Gorgeous illustrated program from the early years of the American Football League and the dying days of Harry Wismer’s sad sack New York Titans franchise. By November of 1962, Wismer, a former football broadcaster who was among the poorest owners in the fledgling league, was out of money. His personal losses over the AFL’s three years of operation were approaching $2 million.
Out on the turf of the dilapidated Polo Grounds, the Titans faced the Dallas Texans, who were on their way to a Western Division crown and would become the AFL’s 1962 league champions. The Texans offense was paced by future Hall-of Famer Len Dawson at quarterback and perennial All-Pro tailback Abner Haynes.
The Texans routed the Titas 52-31, which is a remarkable score considering Dawson attempted just 12 passes on the day and completed only five of them. But three were for touchdowns, including a 75-yard connection with Abner Haynes to erase New York’s only lead early in the first quarter. Haynes was the star of the day, rushing for 107 yards and two further scores. Curtis McClinton (102 yards and a score) also went over the century mark for the visitors.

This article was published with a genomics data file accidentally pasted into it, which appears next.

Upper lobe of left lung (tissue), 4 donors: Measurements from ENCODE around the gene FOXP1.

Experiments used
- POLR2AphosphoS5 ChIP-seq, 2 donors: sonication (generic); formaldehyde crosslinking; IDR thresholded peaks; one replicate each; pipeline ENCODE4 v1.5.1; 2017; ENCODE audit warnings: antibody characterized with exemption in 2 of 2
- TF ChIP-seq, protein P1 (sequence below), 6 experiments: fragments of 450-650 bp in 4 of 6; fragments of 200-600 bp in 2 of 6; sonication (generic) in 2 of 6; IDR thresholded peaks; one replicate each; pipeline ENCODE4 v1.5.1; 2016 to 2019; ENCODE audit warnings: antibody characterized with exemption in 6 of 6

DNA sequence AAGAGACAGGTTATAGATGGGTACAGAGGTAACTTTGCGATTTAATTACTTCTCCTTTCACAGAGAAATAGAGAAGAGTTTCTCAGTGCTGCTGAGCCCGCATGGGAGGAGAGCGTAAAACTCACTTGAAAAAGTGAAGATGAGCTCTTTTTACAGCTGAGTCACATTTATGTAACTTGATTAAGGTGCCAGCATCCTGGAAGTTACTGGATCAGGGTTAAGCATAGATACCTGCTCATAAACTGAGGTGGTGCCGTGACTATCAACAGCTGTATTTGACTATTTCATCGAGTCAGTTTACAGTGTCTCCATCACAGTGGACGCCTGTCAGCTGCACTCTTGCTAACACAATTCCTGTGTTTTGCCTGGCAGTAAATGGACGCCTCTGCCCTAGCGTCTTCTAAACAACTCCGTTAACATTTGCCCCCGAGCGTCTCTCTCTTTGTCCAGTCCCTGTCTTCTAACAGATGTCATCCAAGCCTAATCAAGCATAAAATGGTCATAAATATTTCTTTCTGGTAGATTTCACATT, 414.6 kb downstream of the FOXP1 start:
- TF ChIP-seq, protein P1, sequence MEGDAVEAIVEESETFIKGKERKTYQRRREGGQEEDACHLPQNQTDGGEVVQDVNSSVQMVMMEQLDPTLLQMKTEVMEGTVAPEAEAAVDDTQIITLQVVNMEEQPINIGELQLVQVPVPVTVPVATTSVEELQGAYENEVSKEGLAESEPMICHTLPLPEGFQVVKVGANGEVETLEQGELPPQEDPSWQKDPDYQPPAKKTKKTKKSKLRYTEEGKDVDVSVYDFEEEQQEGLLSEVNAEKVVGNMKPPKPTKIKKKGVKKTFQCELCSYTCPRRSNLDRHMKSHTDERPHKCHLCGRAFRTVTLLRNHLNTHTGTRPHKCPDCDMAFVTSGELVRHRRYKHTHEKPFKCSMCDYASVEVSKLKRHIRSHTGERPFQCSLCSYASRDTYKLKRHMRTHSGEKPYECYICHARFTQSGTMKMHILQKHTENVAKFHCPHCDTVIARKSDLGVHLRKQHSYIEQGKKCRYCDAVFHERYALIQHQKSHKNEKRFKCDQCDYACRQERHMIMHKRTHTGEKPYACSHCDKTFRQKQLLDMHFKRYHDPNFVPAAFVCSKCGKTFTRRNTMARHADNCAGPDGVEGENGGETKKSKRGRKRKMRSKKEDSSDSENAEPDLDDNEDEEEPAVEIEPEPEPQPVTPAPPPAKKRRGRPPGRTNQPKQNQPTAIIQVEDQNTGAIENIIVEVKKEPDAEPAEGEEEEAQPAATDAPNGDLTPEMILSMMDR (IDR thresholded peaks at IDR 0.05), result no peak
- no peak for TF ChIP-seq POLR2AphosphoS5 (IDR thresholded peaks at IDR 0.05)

Two weeks earlier, Wismer began to bounce player paychecks. This November 11th tilt against Dallas marked the second week in a row that the AFL league office had to cover the Titans’ payroll with assessments pulled from the league’s stronger franchises. AFL Commissioner Joe Foss was in town to oversee the payroll distribution and check on Wismer’s progress in selling the team, which was expected to happen before Thanksgiving. In actuality, the AFL had to prop up the Titans for the entire final month of the season, as the sale drifted on into the New Year.
The Titans played their final game a month later on December 8, 1962, a 20-3 loss to the Buffalo Bills at the Polo Grounds. The Titans were finally sold in February 1963 to a syndicate led by Sonny Werblin, who re-branded and revitalized the club as the New York Jets in 1963.